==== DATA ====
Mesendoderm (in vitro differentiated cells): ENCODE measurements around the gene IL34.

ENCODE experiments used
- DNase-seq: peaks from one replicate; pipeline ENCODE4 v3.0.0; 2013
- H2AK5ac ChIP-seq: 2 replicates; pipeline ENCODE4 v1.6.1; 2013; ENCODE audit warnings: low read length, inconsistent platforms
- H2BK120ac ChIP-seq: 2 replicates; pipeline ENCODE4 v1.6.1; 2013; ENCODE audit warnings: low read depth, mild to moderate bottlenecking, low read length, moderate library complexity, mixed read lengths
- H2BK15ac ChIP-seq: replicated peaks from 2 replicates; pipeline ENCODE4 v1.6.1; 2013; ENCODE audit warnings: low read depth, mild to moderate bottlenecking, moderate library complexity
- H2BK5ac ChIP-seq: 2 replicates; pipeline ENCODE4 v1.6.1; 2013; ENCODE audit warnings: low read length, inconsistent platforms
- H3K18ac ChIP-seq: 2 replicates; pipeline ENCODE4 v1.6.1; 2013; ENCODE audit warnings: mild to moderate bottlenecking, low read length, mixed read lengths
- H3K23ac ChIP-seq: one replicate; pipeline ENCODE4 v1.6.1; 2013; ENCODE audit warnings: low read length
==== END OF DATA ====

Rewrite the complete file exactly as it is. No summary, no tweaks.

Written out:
Mesendoderm (in vitro differentiated cells): ENCODE measurements around the gene IL34.

ENCODE experiments used
- DNase-seq: peaks from one replicate; pipeline ENCODE4 v3.0.0; 2013
- H2AK5ac ChIP-seq: 2 replicates; pipeline ENCODE4 v1.6.1; 2013; ENCODE audit warnings: low read length, inconsistent platforms
- H2BK120ac ChIP-seq: 2 replicates; pipeline ENCODE4 v1.6.1; 2013; ENCODE audit warnings: low read depth, mild to moderate bottlenecking, low read length, moderate library complexity, mixed read lengths
- H2BK15ac ChIP-seq: replicated peaks from 2 replicates; pipeline ENCODE4 v1.6.1; 2013; ENCODE audit warnings: low read depth, mild to moderate bottlenecking, moderate library complexity
- H2BK5ac ChIP-seq: 2 replicates; pipeline ENCODE4 v1.6.1; 2013; ENCODE audit warnings: low read length, inconsistent platforms
- H3K18ac ChIP-seq: 2 replicates; pipeline ENCODE4 v1.6.1; 2013; ENCODE audit warnings: mild to moderate bottlenecking, low read length, mixed read lengths
- H3K23ac ChIP-seq: one replicate; pipeline ENCODE4 v1.6.1; 2013; ENCODE audit warnings: low read length